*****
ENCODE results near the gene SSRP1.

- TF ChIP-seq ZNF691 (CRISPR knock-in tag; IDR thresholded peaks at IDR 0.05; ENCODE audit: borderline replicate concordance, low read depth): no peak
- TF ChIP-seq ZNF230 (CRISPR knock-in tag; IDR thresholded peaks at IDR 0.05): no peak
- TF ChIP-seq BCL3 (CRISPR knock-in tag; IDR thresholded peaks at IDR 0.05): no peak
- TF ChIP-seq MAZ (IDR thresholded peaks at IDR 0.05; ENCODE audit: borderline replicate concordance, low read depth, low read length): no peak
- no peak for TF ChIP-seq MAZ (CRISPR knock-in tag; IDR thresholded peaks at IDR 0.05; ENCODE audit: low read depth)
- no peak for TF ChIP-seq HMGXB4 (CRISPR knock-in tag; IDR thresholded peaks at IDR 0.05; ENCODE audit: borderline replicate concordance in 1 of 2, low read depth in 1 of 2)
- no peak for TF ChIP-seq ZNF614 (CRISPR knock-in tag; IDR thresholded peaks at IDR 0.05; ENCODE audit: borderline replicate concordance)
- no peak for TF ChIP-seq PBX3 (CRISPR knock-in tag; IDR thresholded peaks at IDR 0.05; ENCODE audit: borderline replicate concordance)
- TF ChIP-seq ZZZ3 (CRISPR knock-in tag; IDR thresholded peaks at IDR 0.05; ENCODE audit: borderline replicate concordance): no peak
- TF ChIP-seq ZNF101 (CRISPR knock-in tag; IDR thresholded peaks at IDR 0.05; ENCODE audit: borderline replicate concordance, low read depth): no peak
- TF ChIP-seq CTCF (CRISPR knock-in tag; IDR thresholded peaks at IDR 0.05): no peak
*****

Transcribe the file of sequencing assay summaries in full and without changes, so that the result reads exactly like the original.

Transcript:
ENCODE results near the gene SSRP1.

- TF ChIP-seq ZNF691 (CRISPR knock-in tag; IDR thresholded peaks at IDR 0.05; ENCODE audit: borderline replicate concordance, low read depth): no peak
- TF ChIP-seq ZNF230 (CRISPR knock-in tag; IDR thresholded peaks at IDR 0.05): no peak
- TF ChIP-seq BCL3 (CRISPR knock-in tag; IDR thresholded peaks at IDR 0.05): no peak
- TF ChIP-seq MAZ (IDR thresholded peaks at IDR 0.05; ENCODE audit: borderline replicate concordance, low read depth, low read length): no peak
- no peak for TF ChIP-seq MAZ (CRISPR knock-in tag; IDR thresholded peaks at IDR 0.05; ENCODE audit: low read depth)
- no peak for TF ChIP-seq HMGXB4 (CRISPR knock-in tag; IDR thresholded peaks at IDR 0.05; ENCODE audit: borderline replicate concordance in 1 of 2, low read depth in 1 of 2)
- no peak for TF ChIP-seq ZNF614 (CRISPR knock-in tag; IDR thresholded peaks at IDR 0.05; ENCODE audit: borderline replicate concordance)
- no peak for TF ChIP-seq PBX3 (CRISPR knock-in tag; IDR thresholded peaks at IDR 0.05; ENCODE audit: borderline replicate concordance)
- TF ChIP-seq ZZZ3 (CRISPR knock-in tag; IDR thresholded peaks at IDR 0.05; ENCODE audit: borderline replicate concordance): no peak
- TF ChIP-seq ZNF101 (CRISPR knock-in tag; IDR thresholded peaks at IDR 0.05; ENCODE audit: borderline replicate concordance, low read depth): no peak
- TF ChIP-seq CTCF (CRISPR knock-in tag; IDR thresholded peaks at IDR 0.05): no peak